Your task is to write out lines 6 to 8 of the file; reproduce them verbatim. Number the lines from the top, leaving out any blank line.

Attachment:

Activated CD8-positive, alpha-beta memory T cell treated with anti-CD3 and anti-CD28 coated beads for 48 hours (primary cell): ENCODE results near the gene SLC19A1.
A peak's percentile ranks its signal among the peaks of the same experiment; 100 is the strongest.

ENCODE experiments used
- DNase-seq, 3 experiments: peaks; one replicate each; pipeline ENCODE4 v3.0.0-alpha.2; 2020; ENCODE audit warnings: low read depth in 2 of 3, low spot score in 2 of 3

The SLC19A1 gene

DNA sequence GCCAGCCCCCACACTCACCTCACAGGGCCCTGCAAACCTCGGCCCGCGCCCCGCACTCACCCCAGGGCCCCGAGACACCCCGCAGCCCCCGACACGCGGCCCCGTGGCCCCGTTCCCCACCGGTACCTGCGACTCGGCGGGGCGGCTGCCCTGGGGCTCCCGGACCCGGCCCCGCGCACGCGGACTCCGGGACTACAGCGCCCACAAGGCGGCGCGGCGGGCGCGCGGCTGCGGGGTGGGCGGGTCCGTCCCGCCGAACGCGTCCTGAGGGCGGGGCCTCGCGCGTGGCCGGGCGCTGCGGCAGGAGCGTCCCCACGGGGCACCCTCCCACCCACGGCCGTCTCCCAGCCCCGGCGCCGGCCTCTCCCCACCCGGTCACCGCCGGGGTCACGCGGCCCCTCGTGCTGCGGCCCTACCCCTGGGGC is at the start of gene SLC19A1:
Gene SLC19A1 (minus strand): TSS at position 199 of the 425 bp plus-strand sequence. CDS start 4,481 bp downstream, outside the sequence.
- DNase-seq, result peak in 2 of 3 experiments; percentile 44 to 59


DNA sequence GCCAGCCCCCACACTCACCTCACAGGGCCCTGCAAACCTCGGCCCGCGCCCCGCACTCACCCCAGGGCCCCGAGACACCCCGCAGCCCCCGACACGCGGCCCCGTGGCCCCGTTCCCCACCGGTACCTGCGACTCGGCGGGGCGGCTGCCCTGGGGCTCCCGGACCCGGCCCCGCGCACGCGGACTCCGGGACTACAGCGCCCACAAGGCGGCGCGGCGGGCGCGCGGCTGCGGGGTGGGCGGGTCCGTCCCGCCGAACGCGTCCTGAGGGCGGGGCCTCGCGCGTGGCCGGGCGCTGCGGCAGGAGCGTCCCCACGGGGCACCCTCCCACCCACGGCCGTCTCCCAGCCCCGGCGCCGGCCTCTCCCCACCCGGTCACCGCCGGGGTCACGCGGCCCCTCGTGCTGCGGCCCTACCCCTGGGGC is at the start of gene SLC19A1:
Gene SLC19A1 (minus strand): TSS at position 199 of the 425 bp plus-strand sequence. CDS start 4,481 bp downstream, outside the sequence.
- DNase-seq, result peak in 2 of 3 experiments; percentile 44 to 59